21. Stop throwing out food
According to a 2012 study by The Natural Resource Defense Council, American families throw out approximately 25% of the food and beverages they buy, costing the average family of four between $1,365 and $2,275 every year — even more in today’s dollars. There are also energy, production costs, and resources involved in the production and transport of this thrown food. You can save these by matching your food purchases to your actual consumption through menu planning and grocery lists.
Nearly 30% of the waste stream consists of food and yard waste, according to the EPA. Over 50 million tons go to a landfill or incinerator. Composting not only saves disposal costs — and reduces the methane emitted from landfills — but it also creates a valuable soil amendment, reducing the need for manufactured fertilizers. You don’t need to have a lot of land or technology to compost your household food and yard waste, so long as you follow a simple formula and keep meat, bones and dairy products out of the mix.
23. Save water
Using less water saves energy and infrastructure costs. Saving water also means less water is lost to contamination, and it helps assure an adequate supply of clean water for the future. In your own household you can conserve outdoor water use by mulching your gardens, keeping your grass a little longer, and washing your car on the lawn. Indoors, simply keep the water off when you are not actively using it, like when washing dishes, brushing your teeth, or generally cleaning up. Try this in the shower by turning the water on to the lather up, off while scrubbing up, and on again for the rinse. Shorter showers are good too.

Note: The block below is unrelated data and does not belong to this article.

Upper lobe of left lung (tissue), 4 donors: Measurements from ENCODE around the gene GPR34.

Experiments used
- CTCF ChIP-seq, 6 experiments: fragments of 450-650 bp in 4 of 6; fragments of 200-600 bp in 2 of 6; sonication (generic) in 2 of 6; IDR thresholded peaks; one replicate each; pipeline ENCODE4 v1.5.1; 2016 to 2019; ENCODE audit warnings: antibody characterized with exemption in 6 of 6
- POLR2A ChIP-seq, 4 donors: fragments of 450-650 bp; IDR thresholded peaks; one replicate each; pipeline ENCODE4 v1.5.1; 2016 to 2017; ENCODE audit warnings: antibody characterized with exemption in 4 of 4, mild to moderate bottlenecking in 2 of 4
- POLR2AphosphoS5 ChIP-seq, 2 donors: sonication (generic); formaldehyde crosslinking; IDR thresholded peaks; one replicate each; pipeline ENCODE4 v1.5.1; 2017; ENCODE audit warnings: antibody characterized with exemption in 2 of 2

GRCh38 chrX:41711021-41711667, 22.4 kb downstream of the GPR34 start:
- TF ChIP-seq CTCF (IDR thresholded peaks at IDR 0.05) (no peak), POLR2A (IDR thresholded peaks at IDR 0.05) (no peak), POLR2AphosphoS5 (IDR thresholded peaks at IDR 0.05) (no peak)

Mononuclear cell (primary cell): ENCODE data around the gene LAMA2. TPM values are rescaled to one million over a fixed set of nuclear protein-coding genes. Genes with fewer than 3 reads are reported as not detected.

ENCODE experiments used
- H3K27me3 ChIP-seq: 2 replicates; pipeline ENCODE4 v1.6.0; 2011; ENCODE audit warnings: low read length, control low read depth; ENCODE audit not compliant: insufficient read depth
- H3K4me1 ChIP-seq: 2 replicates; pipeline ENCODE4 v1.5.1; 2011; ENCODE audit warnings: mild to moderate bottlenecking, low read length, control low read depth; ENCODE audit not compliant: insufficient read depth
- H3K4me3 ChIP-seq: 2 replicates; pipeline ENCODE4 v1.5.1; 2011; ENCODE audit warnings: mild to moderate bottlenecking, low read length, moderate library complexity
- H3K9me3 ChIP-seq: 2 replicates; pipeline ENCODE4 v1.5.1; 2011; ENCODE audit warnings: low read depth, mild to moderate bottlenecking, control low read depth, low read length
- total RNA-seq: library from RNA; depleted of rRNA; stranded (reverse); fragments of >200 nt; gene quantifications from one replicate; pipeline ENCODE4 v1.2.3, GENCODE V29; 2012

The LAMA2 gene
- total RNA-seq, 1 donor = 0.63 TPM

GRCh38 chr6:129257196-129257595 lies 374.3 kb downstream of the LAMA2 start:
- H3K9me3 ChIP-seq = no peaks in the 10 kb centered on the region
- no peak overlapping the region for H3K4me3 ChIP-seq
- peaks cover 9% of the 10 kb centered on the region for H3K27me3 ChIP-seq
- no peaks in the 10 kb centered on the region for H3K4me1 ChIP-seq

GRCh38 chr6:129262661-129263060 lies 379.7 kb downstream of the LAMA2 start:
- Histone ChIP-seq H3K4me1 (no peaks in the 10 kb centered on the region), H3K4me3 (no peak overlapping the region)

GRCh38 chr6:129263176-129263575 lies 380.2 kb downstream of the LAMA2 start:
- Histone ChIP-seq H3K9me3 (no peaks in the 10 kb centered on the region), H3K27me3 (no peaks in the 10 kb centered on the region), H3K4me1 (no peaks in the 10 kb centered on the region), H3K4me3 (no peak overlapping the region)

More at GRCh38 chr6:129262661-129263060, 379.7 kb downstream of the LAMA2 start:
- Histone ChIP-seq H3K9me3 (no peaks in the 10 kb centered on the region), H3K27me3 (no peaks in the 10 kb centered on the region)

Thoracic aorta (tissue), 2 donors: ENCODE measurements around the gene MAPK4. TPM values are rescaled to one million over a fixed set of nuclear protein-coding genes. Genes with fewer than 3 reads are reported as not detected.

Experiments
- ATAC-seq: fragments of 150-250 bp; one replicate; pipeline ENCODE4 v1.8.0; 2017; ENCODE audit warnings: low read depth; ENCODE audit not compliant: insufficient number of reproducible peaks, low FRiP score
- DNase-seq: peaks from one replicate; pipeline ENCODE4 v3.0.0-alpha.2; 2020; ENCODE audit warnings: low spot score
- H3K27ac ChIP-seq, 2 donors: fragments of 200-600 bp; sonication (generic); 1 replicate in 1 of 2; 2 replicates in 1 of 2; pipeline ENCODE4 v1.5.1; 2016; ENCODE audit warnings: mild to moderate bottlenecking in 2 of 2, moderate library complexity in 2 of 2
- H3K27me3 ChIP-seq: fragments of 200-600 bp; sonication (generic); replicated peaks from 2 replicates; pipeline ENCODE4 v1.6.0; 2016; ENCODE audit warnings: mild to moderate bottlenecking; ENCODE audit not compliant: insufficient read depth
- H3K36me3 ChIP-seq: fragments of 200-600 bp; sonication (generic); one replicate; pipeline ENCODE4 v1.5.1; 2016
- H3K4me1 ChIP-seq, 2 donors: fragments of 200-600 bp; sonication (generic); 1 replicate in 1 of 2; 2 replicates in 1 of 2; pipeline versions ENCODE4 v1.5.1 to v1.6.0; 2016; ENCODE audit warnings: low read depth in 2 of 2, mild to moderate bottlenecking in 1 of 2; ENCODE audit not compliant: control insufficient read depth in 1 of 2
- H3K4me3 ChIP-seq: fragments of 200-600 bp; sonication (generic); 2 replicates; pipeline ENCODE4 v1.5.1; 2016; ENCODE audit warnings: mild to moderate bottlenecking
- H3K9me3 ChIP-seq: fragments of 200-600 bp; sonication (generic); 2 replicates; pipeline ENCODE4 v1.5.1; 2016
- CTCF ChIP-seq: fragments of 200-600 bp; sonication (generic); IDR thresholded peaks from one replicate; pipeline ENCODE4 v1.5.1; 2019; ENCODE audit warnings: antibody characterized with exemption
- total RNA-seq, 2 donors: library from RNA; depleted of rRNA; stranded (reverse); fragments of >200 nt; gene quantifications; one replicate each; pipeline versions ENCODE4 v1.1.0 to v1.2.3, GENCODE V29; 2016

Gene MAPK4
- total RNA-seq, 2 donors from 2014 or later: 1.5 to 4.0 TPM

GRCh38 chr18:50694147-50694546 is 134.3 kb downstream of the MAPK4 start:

24. Buy a cleaner car
Vehicles produce about one-third of all U.S. air pollution, and the contaminants emitted are more of a health threat than those from smoke stacks because they are at ground level, where we live, work, and play. Cars and trucks also account for 23% of total U.S. GHG emissions, with the average passenger vehicle producing about 4.6 metric tons of carbon dioxide per year, according to the EPA.
Buying a fuel-efficient car reduces air pollution and your carbon footprint, and can also save you money. The difference between a car that gets 20 miles per gallon (mpg) and one that gets 30 mpg amounts to about $708 in fuel costs per year, or $3,538 over five years. The U.S. Department of Energy has an online calculator that allows you to assess the efficiency of your car and compare it to others, including hybrids and all electric cars.
25. Drive efficiently
Fast accelerations and high speeds use up fuel, and abrupt stops waste energy. By driving gently you can lower your gas mileage by up to 33% on the highway and 5% in the city, according to the Department of Energy. The optimal highway speed for gas mileage is 50 mph; after that, your gas mileage drops quickly. Don’t idle your car, especially while running the air conditioner. In the winter, give your car only 30 seconds to warm up — it will warm up quickly when you start driving. Regular maintenance will help your car run at top efficiency — fixing serious maintenance problems can improve mileage by up to 40%.